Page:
The Greyhound Inn
This 17th-century coaching inn has had a 21st-century makeover. Its 10 bedrooms, in the stone-built stable block next to the main building, have recently been completely refurbished to a high standard.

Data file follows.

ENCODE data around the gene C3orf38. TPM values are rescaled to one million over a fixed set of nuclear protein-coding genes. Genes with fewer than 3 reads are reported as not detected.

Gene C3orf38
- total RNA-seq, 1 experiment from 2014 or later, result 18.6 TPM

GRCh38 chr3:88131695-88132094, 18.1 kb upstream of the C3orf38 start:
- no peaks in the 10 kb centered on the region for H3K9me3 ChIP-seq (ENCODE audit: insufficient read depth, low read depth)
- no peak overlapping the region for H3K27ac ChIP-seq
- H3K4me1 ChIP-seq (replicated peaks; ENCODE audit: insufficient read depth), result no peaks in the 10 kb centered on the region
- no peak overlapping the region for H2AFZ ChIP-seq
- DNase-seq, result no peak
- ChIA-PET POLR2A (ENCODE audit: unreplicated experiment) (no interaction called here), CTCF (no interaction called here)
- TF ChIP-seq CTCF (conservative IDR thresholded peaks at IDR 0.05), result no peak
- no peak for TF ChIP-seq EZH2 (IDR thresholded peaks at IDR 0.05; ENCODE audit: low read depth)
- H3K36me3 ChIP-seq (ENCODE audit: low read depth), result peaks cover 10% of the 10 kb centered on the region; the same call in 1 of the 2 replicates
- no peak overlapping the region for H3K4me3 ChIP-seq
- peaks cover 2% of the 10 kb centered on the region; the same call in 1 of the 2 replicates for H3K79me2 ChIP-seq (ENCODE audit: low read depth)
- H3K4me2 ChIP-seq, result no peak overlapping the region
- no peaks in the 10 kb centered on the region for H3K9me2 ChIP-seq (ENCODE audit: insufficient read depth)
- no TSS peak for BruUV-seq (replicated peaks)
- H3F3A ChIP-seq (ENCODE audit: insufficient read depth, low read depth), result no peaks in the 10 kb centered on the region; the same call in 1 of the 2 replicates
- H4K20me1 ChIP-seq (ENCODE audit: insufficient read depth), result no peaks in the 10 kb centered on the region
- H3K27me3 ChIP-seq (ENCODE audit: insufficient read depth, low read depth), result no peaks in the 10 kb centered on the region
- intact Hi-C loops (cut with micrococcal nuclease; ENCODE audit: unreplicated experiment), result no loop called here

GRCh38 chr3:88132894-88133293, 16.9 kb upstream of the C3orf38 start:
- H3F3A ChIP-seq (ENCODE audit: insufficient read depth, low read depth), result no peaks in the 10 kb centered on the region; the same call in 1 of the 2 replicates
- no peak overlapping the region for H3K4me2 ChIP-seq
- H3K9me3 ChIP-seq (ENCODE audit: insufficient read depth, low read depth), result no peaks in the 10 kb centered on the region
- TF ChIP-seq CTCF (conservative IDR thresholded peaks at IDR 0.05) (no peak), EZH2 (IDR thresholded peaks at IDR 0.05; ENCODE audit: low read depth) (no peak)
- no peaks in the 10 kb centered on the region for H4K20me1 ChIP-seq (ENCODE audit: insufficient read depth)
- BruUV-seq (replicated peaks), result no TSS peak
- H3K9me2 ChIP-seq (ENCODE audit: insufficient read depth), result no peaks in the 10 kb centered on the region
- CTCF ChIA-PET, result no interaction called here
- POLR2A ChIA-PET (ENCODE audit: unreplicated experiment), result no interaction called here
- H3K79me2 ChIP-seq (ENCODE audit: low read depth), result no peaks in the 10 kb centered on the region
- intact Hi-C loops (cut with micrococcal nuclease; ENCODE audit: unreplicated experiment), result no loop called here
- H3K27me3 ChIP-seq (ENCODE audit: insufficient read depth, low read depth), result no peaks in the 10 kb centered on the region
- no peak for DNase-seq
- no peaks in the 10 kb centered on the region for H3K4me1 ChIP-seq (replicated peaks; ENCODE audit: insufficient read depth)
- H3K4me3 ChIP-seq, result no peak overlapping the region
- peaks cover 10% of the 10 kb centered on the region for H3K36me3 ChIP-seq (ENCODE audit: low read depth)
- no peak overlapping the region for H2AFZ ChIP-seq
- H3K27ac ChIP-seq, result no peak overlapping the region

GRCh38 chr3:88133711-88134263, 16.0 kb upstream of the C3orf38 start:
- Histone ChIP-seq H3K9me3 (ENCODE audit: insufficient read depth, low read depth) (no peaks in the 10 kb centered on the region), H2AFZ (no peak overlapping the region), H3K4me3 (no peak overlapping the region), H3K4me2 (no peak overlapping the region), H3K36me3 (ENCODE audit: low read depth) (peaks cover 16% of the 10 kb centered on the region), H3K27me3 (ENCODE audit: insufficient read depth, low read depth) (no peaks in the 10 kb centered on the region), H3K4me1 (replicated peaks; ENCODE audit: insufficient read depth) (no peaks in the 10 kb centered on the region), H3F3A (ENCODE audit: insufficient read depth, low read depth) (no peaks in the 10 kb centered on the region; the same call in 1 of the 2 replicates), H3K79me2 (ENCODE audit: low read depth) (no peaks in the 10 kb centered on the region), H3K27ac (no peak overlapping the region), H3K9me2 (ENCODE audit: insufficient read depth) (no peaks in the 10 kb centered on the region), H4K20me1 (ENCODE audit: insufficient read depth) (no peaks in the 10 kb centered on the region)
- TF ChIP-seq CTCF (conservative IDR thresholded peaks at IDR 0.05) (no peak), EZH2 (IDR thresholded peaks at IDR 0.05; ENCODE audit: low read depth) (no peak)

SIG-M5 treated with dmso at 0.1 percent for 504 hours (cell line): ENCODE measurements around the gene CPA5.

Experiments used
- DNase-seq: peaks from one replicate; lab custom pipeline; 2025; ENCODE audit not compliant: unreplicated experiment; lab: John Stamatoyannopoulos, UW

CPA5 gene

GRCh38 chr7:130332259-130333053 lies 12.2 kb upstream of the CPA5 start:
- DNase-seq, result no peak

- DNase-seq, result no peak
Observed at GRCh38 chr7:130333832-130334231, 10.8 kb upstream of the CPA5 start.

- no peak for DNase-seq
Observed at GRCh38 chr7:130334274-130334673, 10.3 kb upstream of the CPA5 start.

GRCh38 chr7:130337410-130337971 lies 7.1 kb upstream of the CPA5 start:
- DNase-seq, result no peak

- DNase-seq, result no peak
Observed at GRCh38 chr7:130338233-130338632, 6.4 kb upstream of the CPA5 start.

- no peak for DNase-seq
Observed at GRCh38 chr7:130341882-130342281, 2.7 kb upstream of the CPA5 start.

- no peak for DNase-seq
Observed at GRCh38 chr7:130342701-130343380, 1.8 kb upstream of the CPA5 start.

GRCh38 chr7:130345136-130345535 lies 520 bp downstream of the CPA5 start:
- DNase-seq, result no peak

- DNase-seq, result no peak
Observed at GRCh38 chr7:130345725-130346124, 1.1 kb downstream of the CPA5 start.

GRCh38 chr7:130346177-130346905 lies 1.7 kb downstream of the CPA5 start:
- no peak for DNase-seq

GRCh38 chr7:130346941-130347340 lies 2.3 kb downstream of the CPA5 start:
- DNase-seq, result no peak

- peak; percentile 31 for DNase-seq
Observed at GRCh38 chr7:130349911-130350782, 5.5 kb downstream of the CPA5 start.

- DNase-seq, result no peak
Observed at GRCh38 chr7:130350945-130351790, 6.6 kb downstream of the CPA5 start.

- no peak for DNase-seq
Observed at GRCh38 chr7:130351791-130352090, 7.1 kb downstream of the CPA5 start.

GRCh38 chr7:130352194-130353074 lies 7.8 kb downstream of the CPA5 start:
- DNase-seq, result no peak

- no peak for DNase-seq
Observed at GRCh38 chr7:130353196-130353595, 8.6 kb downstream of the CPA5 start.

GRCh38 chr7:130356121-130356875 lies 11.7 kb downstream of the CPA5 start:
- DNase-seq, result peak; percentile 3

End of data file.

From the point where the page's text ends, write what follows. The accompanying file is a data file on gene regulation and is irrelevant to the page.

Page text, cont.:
They’re attractively furnished – and attractively priced, so you’ve no excuse not to make the most of the Greyhound’s other assets: its bar, restaurant and hospitality, all of which are a cornerstone of the Greyhound’s fine, centuries-old tradition for welcoming, watering and feeding travellers. At its heart, the Greyhound is a stylish and warm Welsh village pub with accomodation – it’s a versatile, flexible, relaxed kind of place that serves great food but where you’d just as easily pop in just for a drink and a chat. Versatility is a key word here. In summer, guests make the most of the beautiful beer garden (it’s fabulous, and flowery, twice winner of Best Pub Garden in Usk in Bloom), while in winter it’s time to stoke up that roaring log fire in the bar. The same goes for its location, in the heart of rural Monmouthshire yet within easy travelling distance of Bristol and Cardiff, so you can wander the Wye Valley’s woods one day, then take in a show or big city shopping the next. The Greyhound’s food fits its surroundings perfectly. It’s good, honest, home-cooked traditional fare that, in the words of its hosts, is ‘of the kind most of us love to eat but that’s now so often missing from the menus of many fancy restaurants’. Fresh, local ingredients are used wherever possible and there are several vegetarian options. There’s a special welcome for well-behaved dogs (they even get their own breakfast sausage – honestly!), with a number of dog-friendly rooms and all the necessary extras (bowls, bedding, etc). The wealth of historic attractions on the doorstep includes Raglan Castle, Tintern Abbey and Big Pit National Mining Museum.